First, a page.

Ryan Gosling in First Man (Photo: Universal)
★★★ (out of four)
DIRECTED BY Damien Chazelle
STARS Ryan Gosling, Claire Foy
It’s immediately clear that Ryan Gosling possesses the right stuff when it comes to bringing astronaut Neil Armstrong to life in First Man, but it’s not readily apparent that Damien Chazelle adopts the right approach in dramatizing the events surrounding the saga of the first man on the moon.
Rather than present us with a larger-than-life hero – something America desperately could use right about now – Chazelle, the Oscar-winning director of La La Land, and Josh Singer, the Oscar-winning writer of Spotlight (here adapting James R. Hansen’s book), have instead played up Armstrong’s human dimensions, showing how the devastating loss of his little girl to a brain tumor has informed his frequently distant detachment from his wife (Claire Foy) and their young sons. Even when he’s in his own home, Neil seems to be a million miles away, a designation that makes him an ideal astronaut but a problematic husband and father.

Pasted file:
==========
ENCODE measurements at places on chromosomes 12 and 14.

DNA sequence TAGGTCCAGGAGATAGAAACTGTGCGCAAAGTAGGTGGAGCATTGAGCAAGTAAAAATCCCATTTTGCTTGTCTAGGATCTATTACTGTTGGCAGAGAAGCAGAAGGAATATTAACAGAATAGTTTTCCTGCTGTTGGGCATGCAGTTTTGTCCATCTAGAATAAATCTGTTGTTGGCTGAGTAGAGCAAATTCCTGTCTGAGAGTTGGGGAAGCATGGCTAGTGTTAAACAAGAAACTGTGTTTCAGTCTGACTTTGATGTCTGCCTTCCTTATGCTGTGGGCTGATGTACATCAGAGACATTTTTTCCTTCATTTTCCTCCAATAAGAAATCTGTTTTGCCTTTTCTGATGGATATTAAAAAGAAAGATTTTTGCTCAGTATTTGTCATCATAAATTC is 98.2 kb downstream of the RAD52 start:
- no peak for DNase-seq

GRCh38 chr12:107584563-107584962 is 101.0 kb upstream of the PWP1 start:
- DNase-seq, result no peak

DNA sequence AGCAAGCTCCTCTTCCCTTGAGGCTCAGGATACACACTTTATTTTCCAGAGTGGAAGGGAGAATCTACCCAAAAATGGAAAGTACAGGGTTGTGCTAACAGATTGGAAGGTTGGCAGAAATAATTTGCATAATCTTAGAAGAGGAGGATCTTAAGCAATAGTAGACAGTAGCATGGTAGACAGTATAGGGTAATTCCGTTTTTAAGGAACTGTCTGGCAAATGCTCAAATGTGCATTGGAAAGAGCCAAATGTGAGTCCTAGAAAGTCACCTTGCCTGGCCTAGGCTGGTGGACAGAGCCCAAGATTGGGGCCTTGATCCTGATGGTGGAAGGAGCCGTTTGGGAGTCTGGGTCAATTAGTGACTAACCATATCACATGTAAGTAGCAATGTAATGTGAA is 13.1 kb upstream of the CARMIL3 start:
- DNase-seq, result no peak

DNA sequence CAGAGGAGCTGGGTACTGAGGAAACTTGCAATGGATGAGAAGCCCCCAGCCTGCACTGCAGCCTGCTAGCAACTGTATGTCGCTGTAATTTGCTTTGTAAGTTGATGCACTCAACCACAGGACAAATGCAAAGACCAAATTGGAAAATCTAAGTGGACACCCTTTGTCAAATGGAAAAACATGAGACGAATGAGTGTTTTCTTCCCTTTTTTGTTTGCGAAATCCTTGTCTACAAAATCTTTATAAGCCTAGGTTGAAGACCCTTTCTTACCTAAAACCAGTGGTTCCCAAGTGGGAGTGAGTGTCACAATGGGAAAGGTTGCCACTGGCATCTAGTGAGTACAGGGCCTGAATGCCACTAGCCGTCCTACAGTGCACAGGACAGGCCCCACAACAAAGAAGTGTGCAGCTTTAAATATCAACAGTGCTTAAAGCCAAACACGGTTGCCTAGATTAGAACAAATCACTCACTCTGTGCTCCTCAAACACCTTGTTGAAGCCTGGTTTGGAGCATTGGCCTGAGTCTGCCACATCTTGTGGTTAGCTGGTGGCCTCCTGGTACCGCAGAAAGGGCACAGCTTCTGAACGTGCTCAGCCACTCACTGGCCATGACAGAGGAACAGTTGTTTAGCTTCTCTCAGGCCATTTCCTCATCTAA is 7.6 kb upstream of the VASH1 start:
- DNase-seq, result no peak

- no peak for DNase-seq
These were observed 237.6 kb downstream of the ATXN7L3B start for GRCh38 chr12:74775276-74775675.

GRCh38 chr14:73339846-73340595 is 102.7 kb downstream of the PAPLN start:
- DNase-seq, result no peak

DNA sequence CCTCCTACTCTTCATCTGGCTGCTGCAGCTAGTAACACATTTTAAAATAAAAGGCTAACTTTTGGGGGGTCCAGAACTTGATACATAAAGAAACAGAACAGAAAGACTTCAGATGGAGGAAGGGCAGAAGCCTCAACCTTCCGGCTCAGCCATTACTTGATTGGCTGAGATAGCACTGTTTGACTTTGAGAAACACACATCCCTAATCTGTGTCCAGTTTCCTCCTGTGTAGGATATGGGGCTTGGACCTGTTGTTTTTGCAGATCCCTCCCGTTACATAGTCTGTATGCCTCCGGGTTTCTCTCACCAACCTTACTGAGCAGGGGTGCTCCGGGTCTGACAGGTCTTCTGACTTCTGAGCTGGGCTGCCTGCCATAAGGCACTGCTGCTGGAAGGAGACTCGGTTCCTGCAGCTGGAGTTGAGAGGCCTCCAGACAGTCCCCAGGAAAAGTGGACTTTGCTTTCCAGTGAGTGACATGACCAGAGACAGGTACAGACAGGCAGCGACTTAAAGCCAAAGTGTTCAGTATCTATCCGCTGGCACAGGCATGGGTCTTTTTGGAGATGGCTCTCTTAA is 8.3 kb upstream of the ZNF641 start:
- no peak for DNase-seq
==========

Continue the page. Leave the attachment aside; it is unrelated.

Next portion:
Initially, the glumness of the characters ends up affecting the overall project: Reaching the moon remains one of this nation’s most remarkable achievements, but the movie largely keeps its emotions in check, tackling the tale in the most workmanlike manner possible and reluctant to allow the camera to stray far from Gosling’s sad, soulful eyes. Naturally, this approach has led to some nitwits on the right complaining about the notable absence of overt jingoism (only an orange baboon would whine about the idiotic flag controversy; oh, wait, one did) and some nitwits on the left complaining about the movie’s intense focus on a white male.
But First Man isn’t a political movie — instead, it’s ultimately revealed to be a deeply humanistic one. The chilly demeanor present throughout much of the picture eventually lifts like a fog, and the final stretch of the film — the actual Apollo 11 mission — is a marvel of tone and technique, with Chazelle taking away our collective breath through absolute immersion into the experience. Chazelle’s approach might keep emotions grounded longer than necessary, but First Man nevertheless takes flight when it matters most.